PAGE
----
Ecojustice Donor Story

A Legacy to Illustrate a Lifetime of Work

Patricia Pitsula, Ecojustice Legacy Supporter

Patricia Pitsula exploring Lynn Canyon
Patricia Pitsula exploring Lynn Canyon

For as long as I can remember, my family would spend every summer at my grandmother’s farm in northern Saskatchewan. My fondest memories are like a series of vignettes: an abundance of wild berries, intense heat and blue skies, the exhilarating movement and sound of the trees in response to the prairie winds, the birds and wildlife that shared the land, dark purple thunderclouds rolling towards the farm from several miles away and hundreds of crows flying in unison. What I did not appreciate until much later in my adult life was how much it meant to me to protect nature, through a legacy to Ecojustice, so that those precious childhood moments could be preserved for future generations.

I first became aware of Ecojustice, then known as Sierra Legal Defence Fund (SLDF), in 1990 in my capacity as Program Director of The Law Foundation of BC – one of the first funders of Ecojustice. The creation of a charity that used the principled approach of the law to resolve environmental disputes was timely. Even then, Ecojustice impressed me with its ‘get up and go’ approach, which included a commitment to raising funds from individual Canadians to maintain its strong independence and ability to respond quickly to the most urgent environmental issues of our time. 

Leaving a gift in my will is my way of making sense of a lifetime of work. Throughout my career, I saw the value that substantial and assured funding has on not-for-profit groups, rather than constantly being in the churn of fundraising from multiple sources. Not having to unduly worry about future support allows a group’s board, staff and volunteers to focus on the mandate and fulfill their strategic visions for addressing systemic barriers to social and environmental justice.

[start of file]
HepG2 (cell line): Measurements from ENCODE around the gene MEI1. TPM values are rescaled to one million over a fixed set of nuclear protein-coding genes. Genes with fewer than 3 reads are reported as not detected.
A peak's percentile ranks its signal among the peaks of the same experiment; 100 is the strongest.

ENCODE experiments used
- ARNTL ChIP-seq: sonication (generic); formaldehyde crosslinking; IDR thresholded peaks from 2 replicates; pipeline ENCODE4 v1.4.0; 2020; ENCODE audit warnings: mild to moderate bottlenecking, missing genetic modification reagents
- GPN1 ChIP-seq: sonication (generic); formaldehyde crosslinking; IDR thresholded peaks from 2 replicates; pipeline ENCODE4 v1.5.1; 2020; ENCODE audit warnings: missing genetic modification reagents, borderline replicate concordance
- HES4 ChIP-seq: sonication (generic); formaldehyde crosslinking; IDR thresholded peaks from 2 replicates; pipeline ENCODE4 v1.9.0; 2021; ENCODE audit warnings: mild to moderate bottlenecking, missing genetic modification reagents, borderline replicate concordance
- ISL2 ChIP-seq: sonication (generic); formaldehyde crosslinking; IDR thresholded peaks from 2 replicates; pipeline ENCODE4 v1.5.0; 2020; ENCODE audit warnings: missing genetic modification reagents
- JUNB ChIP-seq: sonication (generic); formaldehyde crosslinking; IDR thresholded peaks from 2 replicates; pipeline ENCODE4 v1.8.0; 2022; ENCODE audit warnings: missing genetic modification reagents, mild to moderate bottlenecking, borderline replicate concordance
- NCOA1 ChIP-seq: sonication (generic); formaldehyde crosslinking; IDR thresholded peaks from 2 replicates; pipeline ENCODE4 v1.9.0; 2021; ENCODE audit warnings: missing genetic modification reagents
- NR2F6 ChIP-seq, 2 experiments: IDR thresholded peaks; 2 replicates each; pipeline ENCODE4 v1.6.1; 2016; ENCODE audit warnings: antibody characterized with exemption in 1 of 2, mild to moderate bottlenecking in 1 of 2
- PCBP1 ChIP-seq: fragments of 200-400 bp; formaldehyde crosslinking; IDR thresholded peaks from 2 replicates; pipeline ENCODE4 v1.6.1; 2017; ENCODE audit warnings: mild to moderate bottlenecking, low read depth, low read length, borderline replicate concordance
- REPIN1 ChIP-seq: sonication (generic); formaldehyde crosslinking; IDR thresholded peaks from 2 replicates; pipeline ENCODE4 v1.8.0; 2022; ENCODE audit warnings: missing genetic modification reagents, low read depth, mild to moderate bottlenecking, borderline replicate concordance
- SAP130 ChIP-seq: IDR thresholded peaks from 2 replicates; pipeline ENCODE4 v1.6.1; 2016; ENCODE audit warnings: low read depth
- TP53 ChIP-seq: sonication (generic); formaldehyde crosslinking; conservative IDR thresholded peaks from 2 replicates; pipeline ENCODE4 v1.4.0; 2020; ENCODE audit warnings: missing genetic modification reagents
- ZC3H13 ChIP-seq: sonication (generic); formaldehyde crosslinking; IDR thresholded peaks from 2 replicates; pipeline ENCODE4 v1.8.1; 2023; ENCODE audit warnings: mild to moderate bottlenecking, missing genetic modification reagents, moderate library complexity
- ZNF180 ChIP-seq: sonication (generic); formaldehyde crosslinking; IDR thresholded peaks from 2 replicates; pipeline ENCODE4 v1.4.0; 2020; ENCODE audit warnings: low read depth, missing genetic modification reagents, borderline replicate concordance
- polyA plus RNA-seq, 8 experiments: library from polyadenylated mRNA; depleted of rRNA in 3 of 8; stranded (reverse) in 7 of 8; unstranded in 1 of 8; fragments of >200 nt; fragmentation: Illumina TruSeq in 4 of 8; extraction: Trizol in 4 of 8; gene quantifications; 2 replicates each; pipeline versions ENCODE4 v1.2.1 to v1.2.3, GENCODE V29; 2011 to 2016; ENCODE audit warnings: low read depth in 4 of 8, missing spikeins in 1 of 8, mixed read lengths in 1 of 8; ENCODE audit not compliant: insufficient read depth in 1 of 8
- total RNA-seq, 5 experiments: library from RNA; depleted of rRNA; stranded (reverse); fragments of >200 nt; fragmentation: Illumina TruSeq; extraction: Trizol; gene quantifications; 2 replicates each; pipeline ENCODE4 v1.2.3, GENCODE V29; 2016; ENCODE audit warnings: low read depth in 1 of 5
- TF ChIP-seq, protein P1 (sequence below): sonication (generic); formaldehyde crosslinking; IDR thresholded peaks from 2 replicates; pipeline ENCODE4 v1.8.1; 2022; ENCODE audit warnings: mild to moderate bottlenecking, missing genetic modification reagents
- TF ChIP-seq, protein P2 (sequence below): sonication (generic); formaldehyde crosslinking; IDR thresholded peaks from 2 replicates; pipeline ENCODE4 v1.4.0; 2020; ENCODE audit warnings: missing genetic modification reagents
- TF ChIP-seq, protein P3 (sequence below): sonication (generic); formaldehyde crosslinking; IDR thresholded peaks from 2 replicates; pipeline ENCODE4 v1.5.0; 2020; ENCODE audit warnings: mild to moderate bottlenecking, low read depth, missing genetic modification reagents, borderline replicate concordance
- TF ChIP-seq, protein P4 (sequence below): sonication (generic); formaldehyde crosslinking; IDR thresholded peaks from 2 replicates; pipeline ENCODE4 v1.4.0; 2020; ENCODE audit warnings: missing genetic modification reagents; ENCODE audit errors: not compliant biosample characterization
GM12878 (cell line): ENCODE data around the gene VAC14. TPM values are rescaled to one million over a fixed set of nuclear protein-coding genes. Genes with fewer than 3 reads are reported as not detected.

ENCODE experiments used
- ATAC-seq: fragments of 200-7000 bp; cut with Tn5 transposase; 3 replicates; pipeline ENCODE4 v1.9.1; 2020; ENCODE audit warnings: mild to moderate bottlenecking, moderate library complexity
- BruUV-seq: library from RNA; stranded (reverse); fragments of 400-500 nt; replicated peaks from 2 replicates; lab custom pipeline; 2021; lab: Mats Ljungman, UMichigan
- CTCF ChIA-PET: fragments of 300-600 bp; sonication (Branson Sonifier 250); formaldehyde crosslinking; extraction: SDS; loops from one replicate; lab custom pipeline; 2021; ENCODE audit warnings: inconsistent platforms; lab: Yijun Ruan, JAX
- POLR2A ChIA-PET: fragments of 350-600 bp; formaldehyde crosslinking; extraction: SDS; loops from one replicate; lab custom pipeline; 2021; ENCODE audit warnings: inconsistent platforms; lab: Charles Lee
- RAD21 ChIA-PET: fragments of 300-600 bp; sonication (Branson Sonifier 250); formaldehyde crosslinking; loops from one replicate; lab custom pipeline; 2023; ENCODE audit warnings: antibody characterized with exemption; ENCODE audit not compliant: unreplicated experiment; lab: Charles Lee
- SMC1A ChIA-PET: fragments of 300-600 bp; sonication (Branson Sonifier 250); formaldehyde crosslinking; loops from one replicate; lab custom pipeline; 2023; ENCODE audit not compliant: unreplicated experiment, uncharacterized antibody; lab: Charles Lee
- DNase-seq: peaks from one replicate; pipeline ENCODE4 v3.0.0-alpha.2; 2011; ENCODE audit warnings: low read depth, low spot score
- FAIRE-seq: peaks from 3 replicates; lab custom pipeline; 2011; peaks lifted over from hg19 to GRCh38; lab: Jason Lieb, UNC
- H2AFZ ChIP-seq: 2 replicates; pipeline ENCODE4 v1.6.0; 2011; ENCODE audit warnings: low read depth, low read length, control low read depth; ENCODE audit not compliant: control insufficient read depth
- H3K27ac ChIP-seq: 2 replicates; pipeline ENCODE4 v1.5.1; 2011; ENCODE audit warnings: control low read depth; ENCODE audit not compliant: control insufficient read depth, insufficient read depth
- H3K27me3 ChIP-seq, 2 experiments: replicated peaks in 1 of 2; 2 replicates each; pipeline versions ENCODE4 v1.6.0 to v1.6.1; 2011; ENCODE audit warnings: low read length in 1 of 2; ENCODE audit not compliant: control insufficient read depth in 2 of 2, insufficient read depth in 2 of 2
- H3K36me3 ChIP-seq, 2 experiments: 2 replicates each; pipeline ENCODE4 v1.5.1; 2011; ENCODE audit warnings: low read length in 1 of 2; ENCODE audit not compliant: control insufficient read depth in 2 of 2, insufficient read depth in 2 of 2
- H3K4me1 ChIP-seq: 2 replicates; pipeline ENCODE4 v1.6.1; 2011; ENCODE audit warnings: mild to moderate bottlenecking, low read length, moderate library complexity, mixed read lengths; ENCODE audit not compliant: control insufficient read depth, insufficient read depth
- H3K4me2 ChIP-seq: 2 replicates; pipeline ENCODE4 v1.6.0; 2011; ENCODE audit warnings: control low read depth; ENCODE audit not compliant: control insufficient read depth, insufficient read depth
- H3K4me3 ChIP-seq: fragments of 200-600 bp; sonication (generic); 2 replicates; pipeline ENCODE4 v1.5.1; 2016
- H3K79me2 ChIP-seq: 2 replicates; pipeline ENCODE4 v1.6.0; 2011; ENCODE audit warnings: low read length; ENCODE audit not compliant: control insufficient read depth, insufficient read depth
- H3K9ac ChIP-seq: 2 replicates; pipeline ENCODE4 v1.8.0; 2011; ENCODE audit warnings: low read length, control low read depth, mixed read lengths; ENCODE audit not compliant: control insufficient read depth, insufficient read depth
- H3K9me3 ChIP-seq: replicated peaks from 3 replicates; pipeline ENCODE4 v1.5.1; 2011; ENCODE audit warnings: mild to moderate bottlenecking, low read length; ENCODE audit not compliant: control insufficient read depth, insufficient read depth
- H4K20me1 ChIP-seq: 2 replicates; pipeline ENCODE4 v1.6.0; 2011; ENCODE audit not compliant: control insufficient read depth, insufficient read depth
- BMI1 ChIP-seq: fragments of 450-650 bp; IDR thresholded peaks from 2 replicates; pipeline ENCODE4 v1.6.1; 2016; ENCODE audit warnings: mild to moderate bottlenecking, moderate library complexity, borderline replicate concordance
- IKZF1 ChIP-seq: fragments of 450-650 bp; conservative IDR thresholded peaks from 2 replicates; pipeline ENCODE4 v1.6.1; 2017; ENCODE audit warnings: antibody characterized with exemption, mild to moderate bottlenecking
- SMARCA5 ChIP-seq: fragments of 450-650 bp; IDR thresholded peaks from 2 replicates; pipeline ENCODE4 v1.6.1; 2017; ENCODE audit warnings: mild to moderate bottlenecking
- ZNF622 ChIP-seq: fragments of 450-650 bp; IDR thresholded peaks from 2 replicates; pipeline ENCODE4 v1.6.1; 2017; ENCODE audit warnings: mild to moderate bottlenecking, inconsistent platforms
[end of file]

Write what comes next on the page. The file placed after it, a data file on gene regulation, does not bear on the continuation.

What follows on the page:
The choice to leave a legacy gift to Ecojustice is also very personal. It feels right to me, probably because of my treasured childhood memories. My parents had a record player which we would use to listen to President John F. Kennedy’s speeches. On June 10, 1963, he told a graduating class that it was important not to be blind to the differences among us, but added, “In the final analysis, our most basic common link is that we inhabit this small planet.  We all breathe the same air. We all cherish our children. And we are all mortal.”

Ecojustice Canada Society

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